For each matched pair, the index date was the day the worker received the fourth vaccine dose (P < .001). Gray shading indicates 95% CIs.
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Cohen MJ, Oster Y, Moses AE, Spitzer A, Benenson S, Israeli-Hospitals 4th Vaccine Working Group. Association of Receiving a Fourth Dose of the BNT162b Vaccine With SARS-CoV-2 Infection Among Health Care Workers in Israel. JAMA Netw Open. 2022;5(8):e2224657. doi:10.1001/jamanetworkopen.2022.24657
Was there a benefit of vaccinating health care workers with a fourth dose of BNT162b2 vaccine during the Omicron variant outbreak of the COVID-19 pandemic?
In this multicenter cohort study of 29 611 health care workers in Israel, the breakthrough infection rate among those who received 4 doses was 6.9% compared with 19.8% in those who received 3 doses.
These findings suggest that a fourth vaccine dose was effective in preventing breakthrough COVID-19 infections in health care workers, helping to maintain the function of the health care system during the pandemic.
Despite the high 3-dose vaccination rate among health care workers (HCWs) in Israel, a high rate of SARS-CoV-2 breakthrough infections in this group was observed during the Omicron wave. As a result, the Israeli Ministry of Health decided to recommend a fourth vaccine dose to medical staff.
To evaluate the benefit of a fourth BNT162b2 vaccine dose on the breakthrough infection rate among HCWs.
Design, Setting, and Participants
This multicenter cohort study was performed in January 2022, the first month of the 4-dose vaccination campaign, during a surge of the Omicron variant wave. All health care workers at 11 general hospitals in Israel who had been vaccinated with 3 doses up to September 30, 2021, and had not contracted COVID-19 before the vaccination campaign were included.
Vaccination with a fourth dose of the BNT162b2 vaccine during January 2022.
Main Outcomes and Measures
Breakthrough COVID-19 infections in 4-dose recipients vs 3-dose recipients measured by a polymerase chain reaction test result positive for SARS-CoV-2. Health care workers were tested based on symptoms or exposure.
A total of 29 611 Israeli HCWs (19 381 [65%] female; mean [SD] age, 44  years) had received 3 vaccine doses between August and September 2021; of these, 5331 (18%) received the fourth dose in January 2022 and were not infected by the first week after vaccination. Overall breakthrough infection rates were 368 of 5331 (7%) in the 4-dose group and 4802 of 24280 (20%) in the 3-dose group (relative risk, 0.35; 95% CI, 0.32-0.39). Similar reductions were found in a matched analysis by the exact day of receiving the third vaccine (relative risk, 0.61; 95% CI, 0.54-0.71) and in a time-dependent Cox proportional hazards regression model (adjusted hazard ratio, 0.56; 95% CI, 0.50-0.63). In both groups, no severe disease or death occurred.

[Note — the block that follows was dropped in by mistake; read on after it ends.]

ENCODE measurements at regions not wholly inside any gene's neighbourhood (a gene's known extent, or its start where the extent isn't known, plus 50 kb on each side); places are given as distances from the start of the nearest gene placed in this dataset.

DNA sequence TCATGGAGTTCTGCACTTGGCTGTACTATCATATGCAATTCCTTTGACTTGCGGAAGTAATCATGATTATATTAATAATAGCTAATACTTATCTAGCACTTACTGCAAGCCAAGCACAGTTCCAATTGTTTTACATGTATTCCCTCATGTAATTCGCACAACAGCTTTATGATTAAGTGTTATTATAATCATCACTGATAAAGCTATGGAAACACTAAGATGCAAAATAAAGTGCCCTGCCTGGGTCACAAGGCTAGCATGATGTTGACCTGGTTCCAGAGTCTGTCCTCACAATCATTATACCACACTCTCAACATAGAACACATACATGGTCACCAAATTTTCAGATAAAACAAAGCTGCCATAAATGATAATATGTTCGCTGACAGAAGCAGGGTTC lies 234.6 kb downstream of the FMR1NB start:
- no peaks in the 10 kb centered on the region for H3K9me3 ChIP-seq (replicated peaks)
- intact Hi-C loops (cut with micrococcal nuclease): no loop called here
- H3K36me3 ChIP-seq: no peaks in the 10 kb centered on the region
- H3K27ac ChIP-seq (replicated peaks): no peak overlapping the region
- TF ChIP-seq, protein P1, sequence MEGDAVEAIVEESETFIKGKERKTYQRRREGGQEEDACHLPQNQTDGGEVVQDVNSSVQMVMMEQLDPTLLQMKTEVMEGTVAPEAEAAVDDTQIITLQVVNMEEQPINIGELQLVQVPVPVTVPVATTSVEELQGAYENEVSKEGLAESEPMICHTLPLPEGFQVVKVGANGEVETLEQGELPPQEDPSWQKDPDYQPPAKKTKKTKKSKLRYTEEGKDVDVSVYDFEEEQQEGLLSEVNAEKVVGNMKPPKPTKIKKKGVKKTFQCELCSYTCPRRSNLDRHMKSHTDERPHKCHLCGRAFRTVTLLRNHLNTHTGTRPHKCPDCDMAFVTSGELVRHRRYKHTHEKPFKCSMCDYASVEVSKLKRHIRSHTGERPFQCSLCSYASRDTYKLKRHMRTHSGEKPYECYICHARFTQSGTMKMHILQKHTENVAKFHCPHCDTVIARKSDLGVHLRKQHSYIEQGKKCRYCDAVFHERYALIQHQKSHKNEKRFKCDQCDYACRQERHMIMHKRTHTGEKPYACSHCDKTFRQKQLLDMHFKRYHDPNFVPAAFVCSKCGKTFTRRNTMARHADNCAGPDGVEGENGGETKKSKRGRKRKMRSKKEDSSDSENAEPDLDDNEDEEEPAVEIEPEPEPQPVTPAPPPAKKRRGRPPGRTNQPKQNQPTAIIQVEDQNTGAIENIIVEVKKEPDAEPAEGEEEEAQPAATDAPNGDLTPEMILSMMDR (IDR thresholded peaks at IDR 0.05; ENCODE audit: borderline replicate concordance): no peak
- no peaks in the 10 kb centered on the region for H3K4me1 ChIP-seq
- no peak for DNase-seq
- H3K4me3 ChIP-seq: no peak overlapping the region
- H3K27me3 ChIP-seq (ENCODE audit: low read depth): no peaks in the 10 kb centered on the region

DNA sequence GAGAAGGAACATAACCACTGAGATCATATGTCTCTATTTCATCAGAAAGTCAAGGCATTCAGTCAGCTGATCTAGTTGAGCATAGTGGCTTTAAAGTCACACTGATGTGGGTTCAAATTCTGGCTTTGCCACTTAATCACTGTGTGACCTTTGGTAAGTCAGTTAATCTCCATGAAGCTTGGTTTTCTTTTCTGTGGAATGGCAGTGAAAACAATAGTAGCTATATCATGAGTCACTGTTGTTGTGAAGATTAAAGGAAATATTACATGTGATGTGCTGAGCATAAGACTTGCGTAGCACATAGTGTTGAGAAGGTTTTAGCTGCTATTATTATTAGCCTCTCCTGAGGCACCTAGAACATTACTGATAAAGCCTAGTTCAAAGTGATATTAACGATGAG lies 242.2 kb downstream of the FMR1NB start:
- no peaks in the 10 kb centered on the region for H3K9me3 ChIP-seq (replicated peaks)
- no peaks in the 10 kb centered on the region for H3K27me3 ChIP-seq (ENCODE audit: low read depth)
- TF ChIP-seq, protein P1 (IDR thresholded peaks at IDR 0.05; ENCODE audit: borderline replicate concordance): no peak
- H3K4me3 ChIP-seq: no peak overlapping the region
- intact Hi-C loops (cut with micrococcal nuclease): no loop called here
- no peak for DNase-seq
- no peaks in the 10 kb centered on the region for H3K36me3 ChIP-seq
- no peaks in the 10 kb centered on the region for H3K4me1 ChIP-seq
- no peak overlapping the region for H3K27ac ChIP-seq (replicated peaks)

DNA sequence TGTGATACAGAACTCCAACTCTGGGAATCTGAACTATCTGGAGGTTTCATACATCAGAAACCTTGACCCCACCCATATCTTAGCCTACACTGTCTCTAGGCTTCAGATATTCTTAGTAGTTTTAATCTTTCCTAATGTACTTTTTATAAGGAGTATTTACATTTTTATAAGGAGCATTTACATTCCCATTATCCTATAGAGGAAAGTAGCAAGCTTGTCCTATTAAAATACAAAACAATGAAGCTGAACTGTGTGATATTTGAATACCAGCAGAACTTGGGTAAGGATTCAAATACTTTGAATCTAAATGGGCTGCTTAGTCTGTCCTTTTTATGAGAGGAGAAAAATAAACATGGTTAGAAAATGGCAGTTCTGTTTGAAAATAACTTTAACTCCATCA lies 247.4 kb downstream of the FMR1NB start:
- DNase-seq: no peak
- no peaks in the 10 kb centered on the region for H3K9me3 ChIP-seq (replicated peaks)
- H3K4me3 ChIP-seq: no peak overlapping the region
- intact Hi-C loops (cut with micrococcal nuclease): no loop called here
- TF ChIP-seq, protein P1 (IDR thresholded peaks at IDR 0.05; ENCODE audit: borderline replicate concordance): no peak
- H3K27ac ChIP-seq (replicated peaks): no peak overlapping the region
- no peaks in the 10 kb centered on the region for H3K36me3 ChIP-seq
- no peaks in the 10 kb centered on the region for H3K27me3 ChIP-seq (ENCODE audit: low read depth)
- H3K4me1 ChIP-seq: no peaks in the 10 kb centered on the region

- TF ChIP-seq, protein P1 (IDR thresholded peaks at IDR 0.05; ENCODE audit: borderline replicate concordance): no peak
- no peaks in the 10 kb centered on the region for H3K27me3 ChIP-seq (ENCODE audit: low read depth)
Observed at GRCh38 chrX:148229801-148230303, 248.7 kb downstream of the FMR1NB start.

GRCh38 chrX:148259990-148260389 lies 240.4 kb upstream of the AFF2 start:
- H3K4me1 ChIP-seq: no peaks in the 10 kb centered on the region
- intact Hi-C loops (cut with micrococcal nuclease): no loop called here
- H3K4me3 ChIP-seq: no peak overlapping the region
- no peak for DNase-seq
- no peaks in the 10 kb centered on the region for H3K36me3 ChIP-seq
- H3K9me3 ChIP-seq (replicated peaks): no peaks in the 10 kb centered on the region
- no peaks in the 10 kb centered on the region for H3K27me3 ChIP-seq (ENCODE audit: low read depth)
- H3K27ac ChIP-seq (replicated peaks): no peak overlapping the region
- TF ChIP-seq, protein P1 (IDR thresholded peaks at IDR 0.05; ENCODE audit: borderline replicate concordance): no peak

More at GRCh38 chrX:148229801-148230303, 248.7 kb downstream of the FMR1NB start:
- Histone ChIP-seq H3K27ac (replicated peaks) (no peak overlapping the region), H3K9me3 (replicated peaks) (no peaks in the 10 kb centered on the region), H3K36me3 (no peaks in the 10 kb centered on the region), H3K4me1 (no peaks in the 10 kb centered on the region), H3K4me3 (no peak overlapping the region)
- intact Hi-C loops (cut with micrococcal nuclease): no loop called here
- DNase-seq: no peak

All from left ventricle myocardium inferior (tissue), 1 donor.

Conclusions and Relevance
In this cohort study, the fourth BNT162b2 vaccine dose resulted in a reduced breakthrough infection rate among hospital staff. This reduction was lower than that observed after the third dose; nevertheless, considering the high infectivity of the Omicron variant, which led to critical medical staff shortages, a fourth vaccine dose should be considered to mitigate the infection rate among HCWs.
In December 2021, the fifth COVID-19 wave started in Israel, caused mostly by the Omicron variant and affecting the unvaccinated and vaccinated populations.1,2 Israel was the first country to administer a third vaccine dose to the entire adult population, beginning in August 2021. Ninety percent of adults in Israel, including more than 95% of health care workers (HCWs),3 received 3 doses of the BNT162b2 vaccine until September 2021. This third dose (booster) vaccine markedly reduced the rate of breakthrough infections, severe disease, and mortality during the Delta variant wave.4 Despite this high vaccination rate, the highly infectious Omicron variant caused a significant number of breakthrough infections among the thrice-vaccinated population. Following the success and safety of the third dose in preventing infection and severe disease, and assuming waning immunity of the third dose, the Israeli Ministry of Health recommended a voluntary fourth BNT162b2 dose to adults older than 60 years, those who were immunocompromised, and HCWs. During the peak of Omicron activity, we compared breakthrough infection rates between HCWs who had received 3 vs 4 doses of the BNT162b2 vaccine.
Eleven Israeli hospitals participated in the initial study: all are academic centers, 5 of which are tertiary care centers. Health care workers were vaccinated with Pfizer's BNT162b2 messenger RNA vaccine. In total, the participating centers included approximately half of the total acute care beds in Israel and cover all areas of Israel. The study was approved by the local ethics committee of each center, including waiver of informed consent because all the data were deidentified before being added to the study database. This study followed the Strengthening the Reporting of Observational Studies in Epidemiology (STROBE) reporting guideline.